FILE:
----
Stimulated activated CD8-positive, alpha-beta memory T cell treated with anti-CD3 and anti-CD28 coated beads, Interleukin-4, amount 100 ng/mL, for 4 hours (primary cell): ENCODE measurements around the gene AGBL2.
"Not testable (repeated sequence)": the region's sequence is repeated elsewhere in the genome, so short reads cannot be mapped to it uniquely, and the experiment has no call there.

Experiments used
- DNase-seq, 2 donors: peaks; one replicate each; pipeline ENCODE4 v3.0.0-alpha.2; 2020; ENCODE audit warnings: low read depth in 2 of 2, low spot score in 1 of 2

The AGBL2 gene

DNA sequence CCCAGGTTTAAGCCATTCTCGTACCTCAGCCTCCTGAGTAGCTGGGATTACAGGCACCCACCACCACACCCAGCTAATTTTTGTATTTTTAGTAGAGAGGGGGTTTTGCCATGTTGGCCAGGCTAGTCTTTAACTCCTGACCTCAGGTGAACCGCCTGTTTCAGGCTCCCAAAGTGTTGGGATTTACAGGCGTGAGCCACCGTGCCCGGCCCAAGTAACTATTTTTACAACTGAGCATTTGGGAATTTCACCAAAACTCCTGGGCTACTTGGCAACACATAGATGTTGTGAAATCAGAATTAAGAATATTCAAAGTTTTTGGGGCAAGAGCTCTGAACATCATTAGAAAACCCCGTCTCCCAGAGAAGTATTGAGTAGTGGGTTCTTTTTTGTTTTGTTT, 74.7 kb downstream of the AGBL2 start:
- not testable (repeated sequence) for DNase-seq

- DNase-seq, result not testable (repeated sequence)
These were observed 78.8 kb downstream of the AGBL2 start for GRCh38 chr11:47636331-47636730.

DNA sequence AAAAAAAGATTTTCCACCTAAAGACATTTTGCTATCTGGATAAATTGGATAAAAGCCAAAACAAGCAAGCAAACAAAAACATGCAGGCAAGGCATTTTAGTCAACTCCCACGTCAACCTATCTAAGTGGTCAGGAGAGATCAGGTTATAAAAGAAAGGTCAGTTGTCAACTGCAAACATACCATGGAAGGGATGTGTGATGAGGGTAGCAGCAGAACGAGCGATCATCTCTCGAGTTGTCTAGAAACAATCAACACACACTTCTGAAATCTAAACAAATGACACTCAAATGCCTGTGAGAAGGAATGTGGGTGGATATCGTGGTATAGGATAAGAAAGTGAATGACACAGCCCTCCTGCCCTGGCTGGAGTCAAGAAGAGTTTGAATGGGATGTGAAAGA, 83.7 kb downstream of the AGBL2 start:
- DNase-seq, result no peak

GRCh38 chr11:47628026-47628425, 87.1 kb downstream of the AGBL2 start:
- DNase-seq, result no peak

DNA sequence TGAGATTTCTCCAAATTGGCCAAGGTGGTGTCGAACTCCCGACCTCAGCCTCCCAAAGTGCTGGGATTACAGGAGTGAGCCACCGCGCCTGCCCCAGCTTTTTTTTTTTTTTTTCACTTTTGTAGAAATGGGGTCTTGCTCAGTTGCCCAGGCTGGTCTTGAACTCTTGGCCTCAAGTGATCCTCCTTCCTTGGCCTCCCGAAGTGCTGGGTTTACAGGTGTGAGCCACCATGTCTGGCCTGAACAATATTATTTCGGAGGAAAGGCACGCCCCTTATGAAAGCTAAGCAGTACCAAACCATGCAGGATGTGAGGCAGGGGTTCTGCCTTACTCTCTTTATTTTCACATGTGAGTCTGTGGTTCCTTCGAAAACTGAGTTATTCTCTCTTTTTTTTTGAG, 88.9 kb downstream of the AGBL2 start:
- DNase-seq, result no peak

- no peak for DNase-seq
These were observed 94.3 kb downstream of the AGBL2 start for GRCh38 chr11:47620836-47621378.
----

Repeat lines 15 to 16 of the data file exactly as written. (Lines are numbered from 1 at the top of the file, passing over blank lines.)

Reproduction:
- DNase-seq, result no peak

- no peak for DNase-seq